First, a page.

Davos is about framing narratives. If you run a company or country and you want to look forward to the big sweep of history before it happens, this is the place to start.
Recent meetings of the World Economic Forum (WEF) in the Swiss alpine town have been preoccupied with the notion that the world is undergoing what Weffers have called the fourth industrial revolution — describing a period of accelerated technological change.
In one way or another, it’s all been about disruption, that term beloved of management consultants and the golden fleece of the modern business world.
The fourth industrial revolution narrative tells us we should focus on the positives of change and that if we are “nimble” and “agile” we’ll be absolutely fine — like a child laborer skipping happily through the steaming pistons of a Victorian linen mill.
But this year’s event is looking beyond the “Uberization” of everything to disruption of a far more existential kind.
It seems, clever as we are, we are doing quite a good job of disrupting ourselves. To quote the Nature Risk Rising report released at Davos this week, the world’s 7.6 billion people represent only 0.01 percent of all living things by weight. Yet humans have already caused the loss of 83 percent of all wild mammals and half of all plants.
With bush fires blazing across Australia, the polar ice caps melting, and the Maldives struggling to avoid submerging altogether, Davos 2020 is big on the environment.
Environmental and business interests, so often polar opposites, are increasingly in alignment, as the cost of climate change becomes more quantifiable. From insurers to ratings agencies, the earth’s ledger of loss is now laid bare.
So don’t expect to see many grand carbon-intensive entrances via private jet or helicopter from world leaders this week, except from, well, you know who.
In recent years, the “masters of the universe,” as Davos-goers have become pejoratively known, have been on the back foot.
That’s largely because us serfs of the universe are getting ticked off with the growing inequalities created by globalization, technology and all the other stuff that we were told were forces for good - until we were made redundant and replaced by a smug little algorithm and our final salary pension scheme turned into a zero hours contract.
So back to narratives.
The oil exporting economies of the Gulf have a big presence in Davos this year and it is easy to see why.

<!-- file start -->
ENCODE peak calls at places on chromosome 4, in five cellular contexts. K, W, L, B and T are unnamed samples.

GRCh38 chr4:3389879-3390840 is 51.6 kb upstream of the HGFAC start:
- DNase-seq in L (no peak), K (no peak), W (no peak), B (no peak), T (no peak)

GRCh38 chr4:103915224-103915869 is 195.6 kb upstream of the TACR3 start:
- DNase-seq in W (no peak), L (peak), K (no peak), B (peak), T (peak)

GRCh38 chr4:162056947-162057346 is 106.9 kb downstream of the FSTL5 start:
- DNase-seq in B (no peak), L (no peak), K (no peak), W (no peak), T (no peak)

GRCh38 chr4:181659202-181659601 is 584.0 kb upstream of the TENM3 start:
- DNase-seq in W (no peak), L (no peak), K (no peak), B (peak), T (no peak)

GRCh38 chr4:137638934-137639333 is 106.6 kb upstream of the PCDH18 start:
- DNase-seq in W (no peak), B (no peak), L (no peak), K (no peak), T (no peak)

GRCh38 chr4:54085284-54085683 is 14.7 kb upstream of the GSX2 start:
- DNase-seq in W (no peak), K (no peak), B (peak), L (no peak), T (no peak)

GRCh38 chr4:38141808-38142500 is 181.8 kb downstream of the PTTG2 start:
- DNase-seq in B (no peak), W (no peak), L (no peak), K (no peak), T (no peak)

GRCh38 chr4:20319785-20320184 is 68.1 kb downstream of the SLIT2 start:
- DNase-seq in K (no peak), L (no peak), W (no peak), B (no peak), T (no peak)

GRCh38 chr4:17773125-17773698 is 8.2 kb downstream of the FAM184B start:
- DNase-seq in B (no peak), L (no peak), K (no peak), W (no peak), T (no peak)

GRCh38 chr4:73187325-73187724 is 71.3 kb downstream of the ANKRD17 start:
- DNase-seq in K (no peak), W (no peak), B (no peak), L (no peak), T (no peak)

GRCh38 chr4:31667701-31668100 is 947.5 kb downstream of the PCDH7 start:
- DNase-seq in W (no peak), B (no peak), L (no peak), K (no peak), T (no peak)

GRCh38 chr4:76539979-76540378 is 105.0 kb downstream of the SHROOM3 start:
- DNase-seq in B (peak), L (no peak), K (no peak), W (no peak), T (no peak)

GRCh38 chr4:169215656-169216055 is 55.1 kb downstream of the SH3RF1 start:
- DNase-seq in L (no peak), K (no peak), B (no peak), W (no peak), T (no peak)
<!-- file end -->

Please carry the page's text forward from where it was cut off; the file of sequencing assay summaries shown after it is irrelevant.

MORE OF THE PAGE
Gulf states have already felt the impact of the disruption of their chief commodity export, and are rapidly re-calibrating their economies to fit into a new world where US shale oil is in abundant supply and where the combustion engine will become increasingly rare.
The petrochemicals sector is now also starting to feel the impact of disruption — especially so when the world’s largest polyethylene importer decides to ban single use plastic bags from its major cities — as China did this week on the eve of Davos — and where it is also sending a huge contingent.
Big oil has never faced such environmental scrutiny as it does now, which sets the scene for what is shaping up to be one of the most interesting debates around the world’s carbon economy.
It is no accident that the biggest consumers and producers of energy are out in such force at Davos this week. Greta Thunberg, the teenage Swedish environmental activist, is the poster child of the gathering and arrives with a message for world leaders to abandon the fossil fuel economy.
In the prevailing narrative, the carbon economy is unquestionably the villain of the piece: Lord Voldemort, Freddy Krueger and Hannibal Lecter all rolled in to one. But for both the big carbon-producing and consuming-countries, it is a much more complicated character, more misunderstood than mean.
For them the question is not whether fossil fuels are good or bad but how you can make them better within an energy mix that still ultimately requires them.
Carbon sequestration, that is the long term storage of CO2, will be among the ideas that are bounced around in the halls of Davos this week. The narratives that are produced here are simply stories — but they are very important stories that ultimately shape policy and change industries. In the case of climate change, they can change everything.
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